Living in South Africa produces tremendous problems and pressures for a Christian. I speak out of my own experience.
First of all, I am a man. Because I am a man, I am related to all men by common creation. I am committed not only to myself but to humanity as a whole, and, by extension, to the inalienable rights of man to life, liberty, and the pursuit of happiness.
Second, I am a white man. By virtue of physical birth, I am racially related to a particular racial group. This commits me to the European or Anglo-Saxon ethnic group, and I have loyalties to it.
Third, I am an African white man. I didn’t settle in South Africa. I was born here. My wife’s ancestors here go back two hundred years. In fact, the first white sailors and navigators were rounding the South African coast in 1487, before America was even discovered. South Africa was settled by white people at approximately the same time as the first settlers landed in what became the United States of America. This puts white South Africans into historical perspective. They are not, strictly speaking, part of a colonial situation. White South Africa has deep historical roots. So then, the fact that my parents and I were born in Africa commits me not only to the continent of Africa as a whole, and particularly to its black majority, but to the permanency of white people on the African continent.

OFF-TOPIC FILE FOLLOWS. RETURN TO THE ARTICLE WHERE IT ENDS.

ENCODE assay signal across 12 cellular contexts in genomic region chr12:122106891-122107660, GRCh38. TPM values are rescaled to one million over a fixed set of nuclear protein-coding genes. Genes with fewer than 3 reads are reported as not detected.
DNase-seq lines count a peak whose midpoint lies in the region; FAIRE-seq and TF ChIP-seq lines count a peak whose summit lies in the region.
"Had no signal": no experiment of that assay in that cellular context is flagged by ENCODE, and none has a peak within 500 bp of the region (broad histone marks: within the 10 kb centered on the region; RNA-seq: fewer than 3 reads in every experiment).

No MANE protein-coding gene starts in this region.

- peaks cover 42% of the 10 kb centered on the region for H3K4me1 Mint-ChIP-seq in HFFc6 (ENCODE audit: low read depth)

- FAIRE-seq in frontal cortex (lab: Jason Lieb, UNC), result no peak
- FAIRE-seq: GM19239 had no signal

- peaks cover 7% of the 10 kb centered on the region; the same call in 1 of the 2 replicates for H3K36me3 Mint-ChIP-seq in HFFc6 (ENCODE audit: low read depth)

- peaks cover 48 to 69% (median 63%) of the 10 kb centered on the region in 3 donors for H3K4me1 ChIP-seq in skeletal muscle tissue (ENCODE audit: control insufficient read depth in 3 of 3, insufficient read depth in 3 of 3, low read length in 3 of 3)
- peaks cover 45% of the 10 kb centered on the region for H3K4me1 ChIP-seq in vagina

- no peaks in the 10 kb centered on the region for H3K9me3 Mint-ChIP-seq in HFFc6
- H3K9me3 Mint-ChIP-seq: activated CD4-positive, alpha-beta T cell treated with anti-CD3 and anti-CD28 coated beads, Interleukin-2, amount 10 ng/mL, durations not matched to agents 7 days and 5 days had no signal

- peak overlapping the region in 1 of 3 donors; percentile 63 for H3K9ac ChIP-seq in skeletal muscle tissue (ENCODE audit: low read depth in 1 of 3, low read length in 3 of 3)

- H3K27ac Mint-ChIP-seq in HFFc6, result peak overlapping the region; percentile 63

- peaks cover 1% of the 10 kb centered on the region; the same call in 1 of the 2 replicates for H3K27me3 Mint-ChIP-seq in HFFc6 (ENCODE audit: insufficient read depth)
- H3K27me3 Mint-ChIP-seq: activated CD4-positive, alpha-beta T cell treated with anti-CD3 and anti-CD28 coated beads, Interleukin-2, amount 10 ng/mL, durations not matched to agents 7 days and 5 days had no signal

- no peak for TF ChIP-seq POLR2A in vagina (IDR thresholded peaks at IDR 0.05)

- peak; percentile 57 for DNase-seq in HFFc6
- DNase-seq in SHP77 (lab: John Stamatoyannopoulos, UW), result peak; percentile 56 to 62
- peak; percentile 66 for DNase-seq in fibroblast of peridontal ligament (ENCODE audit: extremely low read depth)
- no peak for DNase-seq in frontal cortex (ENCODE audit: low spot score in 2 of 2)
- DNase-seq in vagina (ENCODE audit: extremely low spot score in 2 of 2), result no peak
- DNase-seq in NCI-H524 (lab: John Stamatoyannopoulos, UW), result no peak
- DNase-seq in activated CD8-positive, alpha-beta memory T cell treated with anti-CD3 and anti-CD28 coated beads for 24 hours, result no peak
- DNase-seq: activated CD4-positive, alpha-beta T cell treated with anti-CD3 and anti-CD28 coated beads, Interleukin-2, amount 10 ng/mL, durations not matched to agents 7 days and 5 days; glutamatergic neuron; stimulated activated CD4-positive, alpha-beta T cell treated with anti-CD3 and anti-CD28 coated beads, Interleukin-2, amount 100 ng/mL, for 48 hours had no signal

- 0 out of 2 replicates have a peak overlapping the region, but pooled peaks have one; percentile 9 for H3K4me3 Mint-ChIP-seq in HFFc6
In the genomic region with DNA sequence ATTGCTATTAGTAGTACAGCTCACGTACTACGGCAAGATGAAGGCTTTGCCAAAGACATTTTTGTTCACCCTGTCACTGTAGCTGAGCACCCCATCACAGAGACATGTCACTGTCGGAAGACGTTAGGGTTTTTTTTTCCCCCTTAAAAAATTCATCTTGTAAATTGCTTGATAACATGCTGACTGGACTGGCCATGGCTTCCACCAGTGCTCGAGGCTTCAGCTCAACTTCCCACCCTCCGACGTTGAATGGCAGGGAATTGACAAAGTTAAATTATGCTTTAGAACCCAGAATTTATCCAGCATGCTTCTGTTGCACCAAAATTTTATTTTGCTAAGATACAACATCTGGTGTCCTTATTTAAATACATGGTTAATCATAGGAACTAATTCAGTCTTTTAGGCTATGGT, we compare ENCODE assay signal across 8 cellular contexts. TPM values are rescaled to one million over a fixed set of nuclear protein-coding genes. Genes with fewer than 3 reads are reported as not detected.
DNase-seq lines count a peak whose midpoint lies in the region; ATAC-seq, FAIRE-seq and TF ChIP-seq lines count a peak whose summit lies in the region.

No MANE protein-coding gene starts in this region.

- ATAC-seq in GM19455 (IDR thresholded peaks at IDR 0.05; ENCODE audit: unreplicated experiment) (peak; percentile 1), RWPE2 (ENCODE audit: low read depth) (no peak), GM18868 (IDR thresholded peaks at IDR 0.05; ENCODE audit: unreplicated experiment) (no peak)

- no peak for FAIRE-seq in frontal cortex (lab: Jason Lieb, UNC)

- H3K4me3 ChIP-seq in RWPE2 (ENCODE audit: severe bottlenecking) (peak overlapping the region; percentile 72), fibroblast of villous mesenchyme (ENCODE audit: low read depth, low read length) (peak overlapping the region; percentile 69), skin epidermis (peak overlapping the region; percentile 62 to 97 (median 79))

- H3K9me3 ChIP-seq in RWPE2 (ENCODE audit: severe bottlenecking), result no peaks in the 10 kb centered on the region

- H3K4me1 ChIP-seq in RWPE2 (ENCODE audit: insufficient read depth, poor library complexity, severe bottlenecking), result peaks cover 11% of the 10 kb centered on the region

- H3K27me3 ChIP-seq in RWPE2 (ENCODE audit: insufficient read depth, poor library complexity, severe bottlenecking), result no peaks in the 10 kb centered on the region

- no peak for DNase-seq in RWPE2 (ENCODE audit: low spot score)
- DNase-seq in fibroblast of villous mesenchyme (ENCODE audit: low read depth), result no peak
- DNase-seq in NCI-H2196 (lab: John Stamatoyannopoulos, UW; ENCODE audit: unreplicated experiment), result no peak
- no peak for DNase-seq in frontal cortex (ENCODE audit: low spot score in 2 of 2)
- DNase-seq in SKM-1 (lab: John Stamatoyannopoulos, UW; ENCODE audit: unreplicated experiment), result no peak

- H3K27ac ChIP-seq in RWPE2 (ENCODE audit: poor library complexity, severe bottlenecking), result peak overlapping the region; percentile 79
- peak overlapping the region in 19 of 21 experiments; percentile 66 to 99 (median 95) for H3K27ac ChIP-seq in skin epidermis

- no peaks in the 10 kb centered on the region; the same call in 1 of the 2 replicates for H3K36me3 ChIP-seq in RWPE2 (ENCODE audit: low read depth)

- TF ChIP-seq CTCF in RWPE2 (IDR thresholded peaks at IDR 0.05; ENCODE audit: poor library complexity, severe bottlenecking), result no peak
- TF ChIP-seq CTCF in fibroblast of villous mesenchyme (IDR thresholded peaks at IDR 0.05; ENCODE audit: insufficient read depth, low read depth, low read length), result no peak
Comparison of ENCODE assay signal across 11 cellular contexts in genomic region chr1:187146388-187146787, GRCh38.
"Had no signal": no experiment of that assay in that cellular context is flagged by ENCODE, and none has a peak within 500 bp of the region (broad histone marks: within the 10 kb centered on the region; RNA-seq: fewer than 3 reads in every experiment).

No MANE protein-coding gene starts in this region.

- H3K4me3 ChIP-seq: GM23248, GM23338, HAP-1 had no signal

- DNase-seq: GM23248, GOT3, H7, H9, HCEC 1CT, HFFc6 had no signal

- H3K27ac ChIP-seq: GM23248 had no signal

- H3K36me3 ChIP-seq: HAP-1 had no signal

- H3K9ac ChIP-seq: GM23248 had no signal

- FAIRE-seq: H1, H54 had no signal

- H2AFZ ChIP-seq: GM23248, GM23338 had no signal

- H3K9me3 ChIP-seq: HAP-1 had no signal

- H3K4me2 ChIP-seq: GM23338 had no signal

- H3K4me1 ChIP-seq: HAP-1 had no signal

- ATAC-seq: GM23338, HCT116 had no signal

Fourth, I am a South African African white man. In other words, I was born and brought up in a particular country of this continent, and I love that country. I am loyal to it. I am committed to it. I am not ashamed of it. I may be sad about a particular policy, but I am not ashamed of the country as a whole, because there are hundreds and thousands of very wonderful people here of ...1
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